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America sues Google with the largest lawsuit in two decades

WASHINGTON (Reuters) the U.S. sued Google, accusing the $1 trillion business of using its market muscle unfairly to hobble competitors in the greatest threat in decades to the dominance and control of Big Tech.

The case of the Justice Department could lead to the break-up of an iconic corporation that has become practically synonymous with the internet and has played a central role in the everyday lives of billions of people around the world.

However, such a result is far from guaranteed, and the case will possibly take years to settle.

The lawsuit marks the first time the U.S. has cracked down on a major tech company since it sued Microsoft Corp MSFT.O for anti-competitive practices in 1998. A settlement left the company intact, though the government’s prior foray into Big Tech anti-trust – the 1974 case against AT&T – led to the breakup of the Bell System.

The federal government’s complaint against Alphabet Inc’s GOOGL.O, which alleges that Google acted unlawfully to maintain its position in search and search advertising on the internet, was joined by 11 states. “Absent a court order, Google will continue executing its anticompetitive strategy, crippling the competitive process, reducing consumer choice, and stifling innovation,” the lawsuit states.

The government said Google has nearly 90% of all general search engine queries in the United States and almost 95% of searches on mobile.

Attorney General Bill Barr said his investigators had found Google does not compete on the quality of its search results but instead bought its success through payments to mobile phone makers and others.

“The end result is that no one can feasibly challenge Google’s dominance in search and search advertising,” Barr said.

When asked on a conference call if the department was seeking a breakup or another remedy, Ryan Shores, a Justice Department official, said, “Nothing is off the table, but a question of remedies is best addressed by the court after it’s had a chance to hear all the evidence.”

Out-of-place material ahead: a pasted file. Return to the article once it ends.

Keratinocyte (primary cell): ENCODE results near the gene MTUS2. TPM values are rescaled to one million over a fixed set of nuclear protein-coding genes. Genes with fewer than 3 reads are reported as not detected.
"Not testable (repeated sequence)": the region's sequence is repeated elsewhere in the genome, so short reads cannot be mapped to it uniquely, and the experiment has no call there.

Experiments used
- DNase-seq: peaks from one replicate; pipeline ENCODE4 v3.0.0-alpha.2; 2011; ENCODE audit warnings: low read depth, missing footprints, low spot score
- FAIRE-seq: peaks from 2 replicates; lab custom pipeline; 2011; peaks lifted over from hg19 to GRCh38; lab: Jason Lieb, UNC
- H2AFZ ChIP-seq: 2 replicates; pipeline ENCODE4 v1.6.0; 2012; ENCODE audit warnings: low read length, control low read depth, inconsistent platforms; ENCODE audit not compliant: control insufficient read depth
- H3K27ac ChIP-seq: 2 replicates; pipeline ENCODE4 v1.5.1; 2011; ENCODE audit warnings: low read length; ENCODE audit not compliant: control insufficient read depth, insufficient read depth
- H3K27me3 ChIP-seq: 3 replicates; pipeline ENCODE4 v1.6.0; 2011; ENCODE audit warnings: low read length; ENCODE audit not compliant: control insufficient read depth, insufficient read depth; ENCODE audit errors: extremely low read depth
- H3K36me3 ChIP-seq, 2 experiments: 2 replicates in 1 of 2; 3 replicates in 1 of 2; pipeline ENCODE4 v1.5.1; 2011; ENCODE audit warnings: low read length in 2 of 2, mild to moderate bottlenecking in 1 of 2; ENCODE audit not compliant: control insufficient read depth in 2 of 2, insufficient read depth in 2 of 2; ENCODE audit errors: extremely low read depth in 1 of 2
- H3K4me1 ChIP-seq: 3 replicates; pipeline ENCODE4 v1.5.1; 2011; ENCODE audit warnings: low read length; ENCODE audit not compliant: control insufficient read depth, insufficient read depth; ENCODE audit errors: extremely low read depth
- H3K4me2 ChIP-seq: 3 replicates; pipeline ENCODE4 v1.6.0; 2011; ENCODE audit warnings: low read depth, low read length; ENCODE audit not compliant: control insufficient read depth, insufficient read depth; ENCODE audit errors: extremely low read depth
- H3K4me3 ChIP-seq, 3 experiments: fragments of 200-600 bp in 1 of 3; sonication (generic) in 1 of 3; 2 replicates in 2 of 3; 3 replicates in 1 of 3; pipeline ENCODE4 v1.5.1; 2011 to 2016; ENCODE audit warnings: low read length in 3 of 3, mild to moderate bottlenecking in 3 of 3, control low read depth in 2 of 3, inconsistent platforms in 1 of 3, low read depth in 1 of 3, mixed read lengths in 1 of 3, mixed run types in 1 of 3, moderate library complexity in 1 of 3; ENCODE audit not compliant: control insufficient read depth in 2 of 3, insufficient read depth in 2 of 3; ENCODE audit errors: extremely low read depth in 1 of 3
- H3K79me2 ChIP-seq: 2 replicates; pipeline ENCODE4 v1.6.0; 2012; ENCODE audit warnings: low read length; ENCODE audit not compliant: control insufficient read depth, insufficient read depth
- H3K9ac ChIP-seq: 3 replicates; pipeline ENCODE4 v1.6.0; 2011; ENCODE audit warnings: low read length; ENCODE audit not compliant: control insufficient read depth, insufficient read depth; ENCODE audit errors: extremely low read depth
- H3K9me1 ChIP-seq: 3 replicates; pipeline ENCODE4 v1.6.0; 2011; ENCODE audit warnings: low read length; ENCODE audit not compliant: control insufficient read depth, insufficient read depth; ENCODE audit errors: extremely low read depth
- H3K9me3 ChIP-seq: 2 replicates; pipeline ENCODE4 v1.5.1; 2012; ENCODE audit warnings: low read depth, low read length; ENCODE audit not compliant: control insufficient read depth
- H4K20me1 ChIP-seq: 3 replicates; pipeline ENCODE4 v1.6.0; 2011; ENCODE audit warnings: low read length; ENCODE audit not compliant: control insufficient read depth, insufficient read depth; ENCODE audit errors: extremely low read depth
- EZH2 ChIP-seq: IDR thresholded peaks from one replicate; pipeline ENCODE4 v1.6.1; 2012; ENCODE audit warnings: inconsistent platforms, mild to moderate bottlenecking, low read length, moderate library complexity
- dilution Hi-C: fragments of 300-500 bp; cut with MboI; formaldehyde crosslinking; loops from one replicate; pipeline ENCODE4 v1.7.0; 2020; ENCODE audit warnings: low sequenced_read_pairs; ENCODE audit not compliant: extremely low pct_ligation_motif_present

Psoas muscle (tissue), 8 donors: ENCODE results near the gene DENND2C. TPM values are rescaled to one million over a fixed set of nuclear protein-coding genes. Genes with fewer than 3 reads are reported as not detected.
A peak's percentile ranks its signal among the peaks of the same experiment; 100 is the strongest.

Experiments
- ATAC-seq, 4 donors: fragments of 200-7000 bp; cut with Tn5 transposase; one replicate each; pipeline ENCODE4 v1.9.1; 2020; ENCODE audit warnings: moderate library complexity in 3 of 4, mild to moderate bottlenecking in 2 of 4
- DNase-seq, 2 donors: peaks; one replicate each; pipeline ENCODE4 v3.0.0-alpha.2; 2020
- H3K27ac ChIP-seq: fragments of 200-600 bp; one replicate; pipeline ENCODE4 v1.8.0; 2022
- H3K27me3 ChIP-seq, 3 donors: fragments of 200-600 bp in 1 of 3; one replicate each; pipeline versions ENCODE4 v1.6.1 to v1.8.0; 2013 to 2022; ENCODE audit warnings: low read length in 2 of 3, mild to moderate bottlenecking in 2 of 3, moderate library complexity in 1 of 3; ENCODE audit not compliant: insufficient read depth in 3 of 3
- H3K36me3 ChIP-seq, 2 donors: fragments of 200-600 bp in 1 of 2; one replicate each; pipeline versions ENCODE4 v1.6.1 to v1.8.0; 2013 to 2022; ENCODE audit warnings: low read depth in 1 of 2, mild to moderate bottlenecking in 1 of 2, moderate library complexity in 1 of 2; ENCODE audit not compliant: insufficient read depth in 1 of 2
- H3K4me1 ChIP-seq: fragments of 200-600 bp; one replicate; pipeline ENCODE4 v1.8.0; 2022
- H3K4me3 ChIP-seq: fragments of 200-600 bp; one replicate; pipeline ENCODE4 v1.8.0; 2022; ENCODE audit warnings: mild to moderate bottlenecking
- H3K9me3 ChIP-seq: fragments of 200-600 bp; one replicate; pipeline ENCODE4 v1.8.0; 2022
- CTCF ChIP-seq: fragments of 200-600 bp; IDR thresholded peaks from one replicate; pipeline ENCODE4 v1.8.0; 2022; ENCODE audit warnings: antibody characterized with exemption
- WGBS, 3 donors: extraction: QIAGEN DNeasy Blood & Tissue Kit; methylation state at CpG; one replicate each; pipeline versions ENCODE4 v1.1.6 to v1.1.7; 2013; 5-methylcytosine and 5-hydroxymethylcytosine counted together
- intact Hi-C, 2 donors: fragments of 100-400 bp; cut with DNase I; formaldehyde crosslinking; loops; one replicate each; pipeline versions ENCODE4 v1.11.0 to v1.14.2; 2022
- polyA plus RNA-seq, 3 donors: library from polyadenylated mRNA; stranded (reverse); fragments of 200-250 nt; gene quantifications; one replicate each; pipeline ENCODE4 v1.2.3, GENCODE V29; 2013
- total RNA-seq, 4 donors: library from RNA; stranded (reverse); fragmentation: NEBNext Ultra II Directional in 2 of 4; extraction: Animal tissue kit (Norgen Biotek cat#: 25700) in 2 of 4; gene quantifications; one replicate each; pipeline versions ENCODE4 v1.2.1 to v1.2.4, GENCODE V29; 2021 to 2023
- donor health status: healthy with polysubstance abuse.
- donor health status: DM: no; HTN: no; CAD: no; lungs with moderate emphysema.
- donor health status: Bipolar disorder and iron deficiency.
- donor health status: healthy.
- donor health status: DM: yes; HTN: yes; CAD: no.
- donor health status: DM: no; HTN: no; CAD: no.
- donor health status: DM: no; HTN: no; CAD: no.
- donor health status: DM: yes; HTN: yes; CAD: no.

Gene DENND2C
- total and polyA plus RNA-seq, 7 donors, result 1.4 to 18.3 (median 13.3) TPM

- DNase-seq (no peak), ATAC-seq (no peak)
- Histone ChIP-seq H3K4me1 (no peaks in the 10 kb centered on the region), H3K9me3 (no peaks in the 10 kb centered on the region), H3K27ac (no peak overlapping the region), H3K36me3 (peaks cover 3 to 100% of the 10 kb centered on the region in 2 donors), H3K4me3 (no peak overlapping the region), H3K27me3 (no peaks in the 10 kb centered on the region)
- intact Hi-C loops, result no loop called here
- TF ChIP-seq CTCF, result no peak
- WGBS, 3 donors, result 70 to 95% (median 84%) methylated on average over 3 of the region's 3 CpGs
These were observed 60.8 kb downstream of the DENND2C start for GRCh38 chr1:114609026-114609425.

In its complaint, the Justice Department said that Americans were hurt by Google’s actions. In its “request for relief,” it said it was seeking “structural relief as needed to cure any anti-competitive harm.” “Structural relief” in antitrust matters generally means the sale of an asset.

“Ultimately it is consumers and advertisers that suffer from less choice, less innovation and less competitive advertising prices,” the lawsuit states. “So we are asking the court to break Google’s grip on search distribution so the competition and innovation can take hold.”

Google called the lawsuit “deeply flawed,” adding that people “use Google because they choose to – not because they’re forced to or because they can’t find alternatives.”

Investors seemed to shrug off news of the lawsuit, sending shares Alphabet up 1.9% to $1,563.51 on Tuesday afternoon.

“It’s like locking the proverbial door after the horse has bolted,” said Neil Campling, head of tech media and telecom research at Mirabaud Securities in London, who added Google has already invested billions of dollars in infrastructure, technologies and talent. “You can’t simply unwind a decade of significant progress.”